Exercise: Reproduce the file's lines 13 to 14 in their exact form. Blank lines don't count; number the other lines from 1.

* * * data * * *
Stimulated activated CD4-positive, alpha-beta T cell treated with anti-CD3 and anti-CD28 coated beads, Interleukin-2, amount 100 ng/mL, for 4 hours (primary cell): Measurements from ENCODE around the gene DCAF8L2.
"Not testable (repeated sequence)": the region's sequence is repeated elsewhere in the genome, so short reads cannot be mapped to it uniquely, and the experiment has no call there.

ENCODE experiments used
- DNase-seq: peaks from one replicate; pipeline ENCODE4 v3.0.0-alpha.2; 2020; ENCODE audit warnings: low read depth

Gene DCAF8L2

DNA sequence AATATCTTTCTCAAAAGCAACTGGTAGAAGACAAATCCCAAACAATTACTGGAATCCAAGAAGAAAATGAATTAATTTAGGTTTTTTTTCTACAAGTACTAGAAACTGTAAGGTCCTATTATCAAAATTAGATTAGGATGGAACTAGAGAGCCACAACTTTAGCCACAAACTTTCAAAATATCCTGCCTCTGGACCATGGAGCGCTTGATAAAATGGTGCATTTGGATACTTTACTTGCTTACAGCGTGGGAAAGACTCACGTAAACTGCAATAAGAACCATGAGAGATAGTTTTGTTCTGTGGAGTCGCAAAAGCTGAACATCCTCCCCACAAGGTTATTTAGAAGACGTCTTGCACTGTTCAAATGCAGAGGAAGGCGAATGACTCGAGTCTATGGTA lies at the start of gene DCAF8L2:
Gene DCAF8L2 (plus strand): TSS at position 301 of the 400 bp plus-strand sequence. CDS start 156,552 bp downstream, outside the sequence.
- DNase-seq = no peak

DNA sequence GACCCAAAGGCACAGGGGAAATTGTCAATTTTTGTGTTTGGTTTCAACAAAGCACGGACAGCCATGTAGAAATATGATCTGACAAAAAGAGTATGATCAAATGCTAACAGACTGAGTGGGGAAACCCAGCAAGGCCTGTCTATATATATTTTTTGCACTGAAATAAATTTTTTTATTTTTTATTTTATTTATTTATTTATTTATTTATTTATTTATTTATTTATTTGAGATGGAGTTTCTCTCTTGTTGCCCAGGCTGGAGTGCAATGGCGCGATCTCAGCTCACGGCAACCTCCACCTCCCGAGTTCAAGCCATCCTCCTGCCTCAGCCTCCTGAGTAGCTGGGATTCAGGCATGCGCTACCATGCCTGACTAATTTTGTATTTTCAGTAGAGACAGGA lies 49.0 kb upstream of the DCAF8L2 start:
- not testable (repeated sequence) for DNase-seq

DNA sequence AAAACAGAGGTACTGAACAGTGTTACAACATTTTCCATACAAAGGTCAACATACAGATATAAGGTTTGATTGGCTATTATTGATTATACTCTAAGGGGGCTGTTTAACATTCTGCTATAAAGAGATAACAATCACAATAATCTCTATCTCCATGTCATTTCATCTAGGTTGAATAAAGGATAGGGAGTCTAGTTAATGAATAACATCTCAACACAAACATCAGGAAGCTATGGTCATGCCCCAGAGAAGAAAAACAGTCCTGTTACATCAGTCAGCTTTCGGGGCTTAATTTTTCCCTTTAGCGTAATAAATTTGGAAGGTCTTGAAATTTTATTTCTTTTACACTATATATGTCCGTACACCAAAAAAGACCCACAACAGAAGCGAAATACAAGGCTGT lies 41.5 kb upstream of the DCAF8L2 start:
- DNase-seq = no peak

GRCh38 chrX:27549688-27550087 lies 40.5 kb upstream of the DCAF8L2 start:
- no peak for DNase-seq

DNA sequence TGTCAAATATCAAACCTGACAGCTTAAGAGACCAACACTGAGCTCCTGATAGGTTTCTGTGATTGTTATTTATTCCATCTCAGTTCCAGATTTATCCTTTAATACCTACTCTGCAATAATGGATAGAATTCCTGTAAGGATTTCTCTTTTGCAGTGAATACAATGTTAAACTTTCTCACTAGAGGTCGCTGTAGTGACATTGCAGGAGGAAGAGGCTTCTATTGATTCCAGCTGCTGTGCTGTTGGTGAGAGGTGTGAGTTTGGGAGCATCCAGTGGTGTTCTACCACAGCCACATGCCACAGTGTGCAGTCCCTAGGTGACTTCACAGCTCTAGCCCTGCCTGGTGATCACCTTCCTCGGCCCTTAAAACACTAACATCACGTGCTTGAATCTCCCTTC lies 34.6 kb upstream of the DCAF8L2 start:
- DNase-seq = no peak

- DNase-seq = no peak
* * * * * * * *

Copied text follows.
GRCh38 chrX:27549688-27550087 lies 40.5 kb upstream of the DCAF8L2 start:
- no peak for DNase-seq